Today I am sharing with you an amazing humor story. Thoughit is funny but it has a moral. Just read out.
Once, there lived a poor boy named Danny. He was an orphan. He used to work as a servant in the house of Mr. Roy. Danny was an honest and hard-working boy but sometimes, he did silly and foolish mistakes.
Once, Mr. Roy was getting his home painted. Danny asked him, “Sir, why are you getting your home painted?” Mr. Roy replied, “We are getting the house painted so that it looks beautiful.”
Some days later, Mrs. Roy told Danny to dress up her little daughter, Rosy for a party so that she looks beautiful. Foolish Danny painted the face of Rosy and said to Mrs. Roy, “The paint will make her look beautiful.” Mrs. Roy scolded Danny.
The other day, Mr. Roy gave an envelope to Danny and asked him to post it into a letterbox. Danny came back after two hours and told his master, “Sir, I could not drop the letter into the post box because it was locked. I tried to open it but I didn’t have its keys. So I brought this envelope back.” Mr. Roy got so angry that he didn’t talk to Danny for some days. Like this, Mr. and Mrs. Roy were always upset with Danny.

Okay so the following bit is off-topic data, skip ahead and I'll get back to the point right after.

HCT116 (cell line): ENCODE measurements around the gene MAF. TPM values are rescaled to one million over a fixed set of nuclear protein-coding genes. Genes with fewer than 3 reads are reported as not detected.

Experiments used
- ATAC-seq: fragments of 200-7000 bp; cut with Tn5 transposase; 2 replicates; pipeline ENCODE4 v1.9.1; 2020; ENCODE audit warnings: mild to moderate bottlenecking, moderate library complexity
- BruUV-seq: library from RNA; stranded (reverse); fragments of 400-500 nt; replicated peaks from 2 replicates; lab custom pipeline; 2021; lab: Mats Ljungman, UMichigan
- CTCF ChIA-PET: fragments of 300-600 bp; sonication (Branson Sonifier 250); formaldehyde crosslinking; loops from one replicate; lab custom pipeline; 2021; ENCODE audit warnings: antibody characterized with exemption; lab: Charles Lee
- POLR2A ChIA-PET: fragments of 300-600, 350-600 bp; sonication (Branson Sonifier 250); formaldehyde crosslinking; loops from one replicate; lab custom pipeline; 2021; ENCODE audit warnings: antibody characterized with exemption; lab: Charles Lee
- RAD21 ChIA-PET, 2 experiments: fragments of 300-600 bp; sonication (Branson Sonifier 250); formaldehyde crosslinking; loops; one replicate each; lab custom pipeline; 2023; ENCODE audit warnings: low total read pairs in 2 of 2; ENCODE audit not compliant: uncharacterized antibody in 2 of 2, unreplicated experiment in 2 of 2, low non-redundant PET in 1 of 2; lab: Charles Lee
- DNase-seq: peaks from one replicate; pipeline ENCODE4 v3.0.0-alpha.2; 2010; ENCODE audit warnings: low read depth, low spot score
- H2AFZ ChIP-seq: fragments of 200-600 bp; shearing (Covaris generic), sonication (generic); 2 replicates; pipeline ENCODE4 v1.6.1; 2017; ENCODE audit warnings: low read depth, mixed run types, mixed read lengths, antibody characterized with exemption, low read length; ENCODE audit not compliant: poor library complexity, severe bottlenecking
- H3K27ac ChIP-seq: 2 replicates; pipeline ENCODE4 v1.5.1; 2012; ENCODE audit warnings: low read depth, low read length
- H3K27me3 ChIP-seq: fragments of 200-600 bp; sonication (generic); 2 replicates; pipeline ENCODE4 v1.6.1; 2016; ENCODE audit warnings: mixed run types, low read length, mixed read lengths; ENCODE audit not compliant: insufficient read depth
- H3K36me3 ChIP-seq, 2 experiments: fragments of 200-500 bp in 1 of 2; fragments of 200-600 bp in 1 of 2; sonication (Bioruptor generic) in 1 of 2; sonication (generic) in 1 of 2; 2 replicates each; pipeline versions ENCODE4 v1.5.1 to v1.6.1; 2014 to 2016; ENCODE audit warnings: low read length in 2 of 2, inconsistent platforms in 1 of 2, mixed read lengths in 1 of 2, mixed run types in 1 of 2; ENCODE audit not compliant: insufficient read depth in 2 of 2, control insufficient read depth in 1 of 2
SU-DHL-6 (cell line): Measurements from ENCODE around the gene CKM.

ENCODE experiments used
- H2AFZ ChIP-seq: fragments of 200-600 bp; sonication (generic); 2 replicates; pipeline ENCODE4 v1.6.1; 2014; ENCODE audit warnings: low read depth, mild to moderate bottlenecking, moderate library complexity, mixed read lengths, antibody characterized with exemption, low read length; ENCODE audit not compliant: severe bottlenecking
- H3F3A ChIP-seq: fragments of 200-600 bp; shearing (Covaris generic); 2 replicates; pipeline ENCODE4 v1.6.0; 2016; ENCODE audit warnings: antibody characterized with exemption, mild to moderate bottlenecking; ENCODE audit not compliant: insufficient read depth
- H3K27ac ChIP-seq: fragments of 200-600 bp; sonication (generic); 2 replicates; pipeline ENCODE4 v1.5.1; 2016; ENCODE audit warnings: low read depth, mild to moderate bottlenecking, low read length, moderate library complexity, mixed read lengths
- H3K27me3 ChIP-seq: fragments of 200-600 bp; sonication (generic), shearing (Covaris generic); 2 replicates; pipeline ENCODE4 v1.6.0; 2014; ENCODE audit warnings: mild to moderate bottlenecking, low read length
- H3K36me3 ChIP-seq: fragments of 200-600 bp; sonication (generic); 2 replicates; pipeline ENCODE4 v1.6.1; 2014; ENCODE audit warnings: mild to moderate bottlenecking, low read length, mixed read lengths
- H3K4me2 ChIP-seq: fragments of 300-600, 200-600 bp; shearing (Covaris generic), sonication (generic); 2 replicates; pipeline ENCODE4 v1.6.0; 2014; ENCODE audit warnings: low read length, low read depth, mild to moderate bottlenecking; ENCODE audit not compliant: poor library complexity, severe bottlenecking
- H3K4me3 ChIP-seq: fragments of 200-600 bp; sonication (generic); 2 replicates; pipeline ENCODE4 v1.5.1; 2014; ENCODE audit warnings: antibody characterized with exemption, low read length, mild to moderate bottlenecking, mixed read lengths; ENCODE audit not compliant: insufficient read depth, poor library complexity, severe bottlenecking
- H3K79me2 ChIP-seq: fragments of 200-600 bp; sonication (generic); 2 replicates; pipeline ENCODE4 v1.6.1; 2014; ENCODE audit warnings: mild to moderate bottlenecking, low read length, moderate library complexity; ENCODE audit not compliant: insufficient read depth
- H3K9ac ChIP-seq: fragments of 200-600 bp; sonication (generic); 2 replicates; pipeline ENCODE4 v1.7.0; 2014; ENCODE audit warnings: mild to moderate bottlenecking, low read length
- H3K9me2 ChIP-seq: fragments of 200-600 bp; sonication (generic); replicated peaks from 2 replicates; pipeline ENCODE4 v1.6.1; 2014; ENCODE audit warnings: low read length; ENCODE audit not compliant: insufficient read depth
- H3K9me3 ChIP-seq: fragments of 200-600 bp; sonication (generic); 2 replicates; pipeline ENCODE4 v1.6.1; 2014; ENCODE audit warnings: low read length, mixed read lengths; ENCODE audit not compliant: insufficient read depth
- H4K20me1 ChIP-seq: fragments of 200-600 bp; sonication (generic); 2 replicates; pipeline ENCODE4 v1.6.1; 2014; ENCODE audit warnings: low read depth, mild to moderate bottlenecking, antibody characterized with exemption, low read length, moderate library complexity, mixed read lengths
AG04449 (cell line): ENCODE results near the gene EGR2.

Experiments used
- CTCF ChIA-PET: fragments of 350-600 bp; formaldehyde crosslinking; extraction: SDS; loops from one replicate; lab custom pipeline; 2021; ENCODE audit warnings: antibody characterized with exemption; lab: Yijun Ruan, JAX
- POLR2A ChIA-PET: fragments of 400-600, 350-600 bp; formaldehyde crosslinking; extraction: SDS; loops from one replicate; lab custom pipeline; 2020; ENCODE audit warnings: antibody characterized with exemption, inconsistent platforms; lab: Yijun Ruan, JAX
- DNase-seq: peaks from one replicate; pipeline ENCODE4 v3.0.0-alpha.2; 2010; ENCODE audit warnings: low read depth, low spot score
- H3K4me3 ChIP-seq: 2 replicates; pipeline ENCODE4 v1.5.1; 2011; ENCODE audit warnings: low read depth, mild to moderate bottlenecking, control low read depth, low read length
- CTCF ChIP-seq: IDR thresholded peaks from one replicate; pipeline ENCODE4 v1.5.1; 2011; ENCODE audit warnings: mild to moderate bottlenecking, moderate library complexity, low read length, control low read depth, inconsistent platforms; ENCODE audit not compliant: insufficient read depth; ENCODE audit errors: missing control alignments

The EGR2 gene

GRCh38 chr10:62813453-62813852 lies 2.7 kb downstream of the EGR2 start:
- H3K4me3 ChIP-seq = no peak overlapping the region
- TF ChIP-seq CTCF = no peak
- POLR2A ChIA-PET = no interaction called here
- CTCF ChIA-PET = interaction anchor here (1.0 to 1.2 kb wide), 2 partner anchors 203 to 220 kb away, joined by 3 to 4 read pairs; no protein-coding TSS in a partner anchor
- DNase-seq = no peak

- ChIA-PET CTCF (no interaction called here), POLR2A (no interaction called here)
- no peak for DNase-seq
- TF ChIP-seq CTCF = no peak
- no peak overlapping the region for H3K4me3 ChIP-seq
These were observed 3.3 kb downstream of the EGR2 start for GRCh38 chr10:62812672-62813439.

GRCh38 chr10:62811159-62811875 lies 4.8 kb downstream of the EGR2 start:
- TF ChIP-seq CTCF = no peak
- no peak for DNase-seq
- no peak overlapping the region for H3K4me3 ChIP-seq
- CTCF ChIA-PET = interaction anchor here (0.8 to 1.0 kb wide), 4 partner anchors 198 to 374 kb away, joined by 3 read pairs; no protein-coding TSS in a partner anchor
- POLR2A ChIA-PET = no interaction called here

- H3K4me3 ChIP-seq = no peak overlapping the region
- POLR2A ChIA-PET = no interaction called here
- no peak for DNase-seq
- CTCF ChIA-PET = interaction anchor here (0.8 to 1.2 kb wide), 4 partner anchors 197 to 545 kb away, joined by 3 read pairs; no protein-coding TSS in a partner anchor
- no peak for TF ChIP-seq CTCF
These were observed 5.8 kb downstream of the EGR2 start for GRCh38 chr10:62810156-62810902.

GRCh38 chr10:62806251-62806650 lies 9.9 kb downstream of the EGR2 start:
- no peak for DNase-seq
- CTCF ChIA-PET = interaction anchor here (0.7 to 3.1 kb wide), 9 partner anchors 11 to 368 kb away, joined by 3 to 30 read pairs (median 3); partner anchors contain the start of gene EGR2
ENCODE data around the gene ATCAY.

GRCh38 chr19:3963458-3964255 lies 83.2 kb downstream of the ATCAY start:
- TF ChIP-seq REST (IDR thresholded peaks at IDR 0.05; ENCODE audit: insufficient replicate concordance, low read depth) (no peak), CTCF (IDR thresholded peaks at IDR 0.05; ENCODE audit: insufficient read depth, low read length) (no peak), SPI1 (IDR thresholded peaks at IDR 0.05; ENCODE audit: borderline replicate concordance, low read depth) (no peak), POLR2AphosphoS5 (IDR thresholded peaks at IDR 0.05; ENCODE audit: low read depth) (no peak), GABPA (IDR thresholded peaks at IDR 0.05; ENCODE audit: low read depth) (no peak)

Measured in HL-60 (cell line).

One day, Mr. Roy gave Danny a bottle of hair oil and asked him to oil his hair every day. Danny kept that bottle in his room. The next morning, after Danny took a bath, he opened the bottle and poured the liquid in his hair. That liquid was not hair oil but gum. Actually, gum was also kept there in the same kind of bottle.
After some time, Danny’s hair got stuck badly and he started crying. He went to Mr. Roy and said, “Sir, see what has happened to my hair! All this happened because of the oil you gave me yesterday.” Mr. Roy smelled his hair and started laughing loudly. He said, “You fool! This is gum, not hair oil!” Mr. Roy then took Danny to the Barber’s shop and got his head shaved off.